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Recordings of the Month


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Symphonies 1, 2, 3

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Joseph NEBRA (1702-1768)
Sonata in F major [4:32]
Sonata in C minor [7:45]
Movement in C minor [0:54]
Sonata in F major [4:57]
Grave on the 8th tone [6:57]
Toccata in E minor [5:31]
Sonata in G major [5:15]
Toccata in D major [3:18]
Toccata in G major [5:25]
Toccata in G major [5:30]
Intiento in C major [3:02]
Grave in D minor (unfinished; completed by Moisès Fernández Via) [5:22]
Moisès Fernández Via (piano)
rec. December 2011, Mechanics Hall, Worcester
VERSO VRS 2118 [60:01]

Do you think that’s altogether wise, sir?’ is the question civil servants put to Ministers about to embark on a policy considered, by the service, to be foolhardy. If I’d been Verso I might have quietly suggested the same to Moisès Fernández Via, who opens his recital of the keyboard works of Joseph Nebra with one track containing 1:26 of silence. It’s separately tracked and headed ‘silencio’. Well, yes, one gets the picture. But why? Well, it’s to support, to buttress, to promote - take your pick - the conceit of Nebra’s ‘silence’ historically speaking. Thus, the minute and a half represents, if one is being charitable, a Cagean abstraction acknowledging but also paradoxically promoting Nebra’s musical restitution in this disc … or something like that.
This Nebra should not be confused with his nephew, Manuel Blasco de Nebra (1750-1784), who also wrote extensively for the keyboard and was also cast in the School of Scarlatti. But he is to be confused with José de Nebra, who is our Joseph Nebra in an alternative spelling of his name. He is a composer rather better known for his sacred choral music than keyboard works. Challenge Classics, for instance, has released an album of his sacred cantatas. Nebra was prominent at the Court in Madrid. A choral conductor, he was also harpsichord teacher to members of the Spanish royal family.
One problem with his works is that they have no tempo or dynamic markings. It’s also unclear whether Nebra played on a harpsichord himself, or a clavichord, or indeed something else. We know he was a distinguished organist. The notes state that Prince Gabriel, of the Royal Family, acquired a harpsichord in 1791 to study with Nebra. But that can’t be right as Nebra died in 1768. Via himself performs on a piano. None of the pieces are dated in the documentation.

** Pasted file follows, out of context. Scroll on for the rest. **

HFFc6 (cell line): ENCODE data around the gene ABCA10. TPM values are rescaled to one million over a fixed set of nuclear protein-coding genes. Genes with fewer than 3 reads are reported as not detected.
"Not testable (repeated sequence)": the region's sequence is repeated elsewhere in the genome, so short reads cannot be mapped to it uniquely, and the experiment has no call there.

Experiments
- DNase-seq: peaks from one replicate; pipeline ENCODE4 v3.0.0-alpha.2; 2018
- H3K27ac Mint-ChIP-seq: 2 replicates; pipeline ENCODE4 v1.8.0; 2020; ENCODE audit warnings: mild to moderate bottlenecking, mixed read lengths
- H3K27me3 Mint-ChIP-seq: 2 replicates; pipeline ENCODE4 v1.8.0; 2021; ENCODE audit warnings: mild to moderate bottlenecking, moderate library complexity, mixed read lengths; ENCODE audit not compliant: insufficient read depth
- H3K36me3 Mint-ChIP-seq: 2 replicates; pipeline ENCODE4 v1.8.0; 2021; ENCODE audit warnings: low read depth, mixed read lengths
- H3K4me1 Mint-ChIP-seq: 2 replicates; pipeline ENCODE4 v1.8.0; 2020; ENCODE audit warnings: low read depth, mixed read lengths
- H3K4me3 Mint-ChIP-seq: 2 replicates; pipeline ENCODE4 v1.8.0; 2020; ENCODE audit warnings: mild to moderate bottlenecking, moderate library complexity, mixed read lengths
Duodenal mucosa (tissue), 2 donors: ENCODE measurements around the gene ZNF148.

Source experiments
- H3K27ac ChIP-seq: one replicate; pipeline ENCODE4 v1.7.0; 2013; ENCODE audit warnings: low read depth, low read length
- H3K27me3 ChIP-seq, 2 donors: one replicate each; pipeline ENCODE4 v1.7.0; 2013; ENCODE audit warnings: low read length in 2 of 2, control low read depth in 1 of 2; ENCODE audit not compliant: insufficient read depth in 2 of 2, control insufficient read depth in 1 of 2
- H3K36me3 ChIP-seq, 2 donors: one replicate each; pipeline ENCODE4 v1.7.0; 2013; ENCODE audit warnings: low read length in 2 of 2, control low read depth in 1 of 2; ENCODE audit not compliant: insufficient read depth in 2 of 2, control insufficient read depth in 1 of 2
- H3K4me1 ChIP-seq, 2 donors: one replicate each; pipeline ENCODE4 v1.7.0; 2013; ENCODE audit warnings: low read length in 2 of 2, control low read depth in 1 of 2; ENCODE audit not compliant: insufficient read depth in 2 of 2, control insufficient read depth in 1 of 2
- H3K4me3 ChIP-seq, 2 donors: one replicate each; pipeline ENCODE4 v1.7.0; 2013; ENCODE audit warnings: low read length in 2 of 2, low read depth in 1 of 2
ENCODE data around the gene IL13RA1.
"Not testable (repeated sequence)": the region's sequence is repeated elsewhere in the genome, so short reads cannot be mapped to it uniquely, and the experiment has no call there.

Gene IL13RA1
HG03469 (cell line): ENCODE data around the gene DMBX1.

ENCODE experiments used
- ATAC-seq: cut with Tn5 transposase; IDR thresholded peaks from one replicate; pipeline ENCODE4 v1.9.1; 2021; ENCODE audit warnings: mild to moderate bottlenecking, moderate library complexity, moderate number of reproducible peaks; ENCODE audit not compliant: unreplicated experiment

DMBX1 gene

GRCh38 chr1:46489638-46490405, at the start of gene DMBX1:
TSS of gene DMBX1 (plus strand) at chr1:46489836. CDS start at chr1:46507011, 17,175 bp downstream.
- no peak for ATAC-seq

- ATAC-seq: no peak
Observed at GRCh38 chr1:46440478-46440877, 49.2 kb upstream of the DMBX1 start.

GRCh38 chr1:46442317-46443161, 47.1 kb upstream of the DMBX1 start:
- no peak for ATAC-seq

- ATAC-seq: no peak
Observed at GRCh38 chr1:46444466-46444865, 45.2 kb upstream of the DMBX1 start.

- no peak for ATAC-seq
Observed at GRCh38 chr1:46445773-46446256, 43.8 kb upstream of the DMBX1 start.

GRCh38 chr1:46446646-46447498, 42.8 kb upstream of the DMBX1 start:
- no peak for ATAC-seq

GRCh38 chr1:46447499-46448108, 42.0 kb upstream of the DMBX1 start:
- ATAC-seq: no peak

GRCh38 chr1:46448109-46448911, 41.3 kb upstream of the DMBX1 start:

In any case these keyboard works were largely ignored until the 1980s when, like a lot of his music, it was rediscovered. Fortunately it was Nebra’s pupils who copied these works and distributed them; one eminent pupil incidentally was Padre Antonio Soler, as was Nebra’s more famous nephew. The sonatas, toccatas and other movements are businesslike examples of post-Scarlattian writing. There is some variety of material but there is also programmatic manipulation to make them appear in a more dramatic light. The Movement in C minor, for examples, does indeed, as the notes say, start ‘attaca’ but it does so because Verso has allowed only a three-second gap from the previous, quieter C minor Sonata. I can’t help feeling that the pianist is trying to extrapolate a two-movement sonata out of these separate works. I appreciate that Via is trying to vest the works with variety and expressive potential, but the Grave on the 8th tone sounds a little ponderous and over-reverential and he tends to excuse in his notes what a sterner critic might term discursive or repetitive figuration. The Sonata in G major, which is apparently making its first appearance on disc (three of the pieces are so noted) is, however, a find. It has both Classical and Scarlattian features, and a ripely nagging left hand figure. None of these works, as noted, are dated but it suggests the stylistically transient position Nebra held at the time of their composition. The Toccata in G major sounds like a transcription of a violin and harpsichord work with delightful leaps, whereas the Intiento in C major - never before recorded - offers richer bass sonorities and a plausible organ imitation. Of the Grave in D minor only seven bars exist, so Via has extemporised the rest in a free improvisation lasting nearly five and a half minutes.
There are a few pieces here that do warrant further investigation, and others that are very much more run-of-the-mill. I am not unsympathetic to the special pleading undertaken on Nebra’s behalf, though it should have been couched in a less sententious way. Lots of composers, after all, have fallen between History’s floorboards.
Jonathan Woolf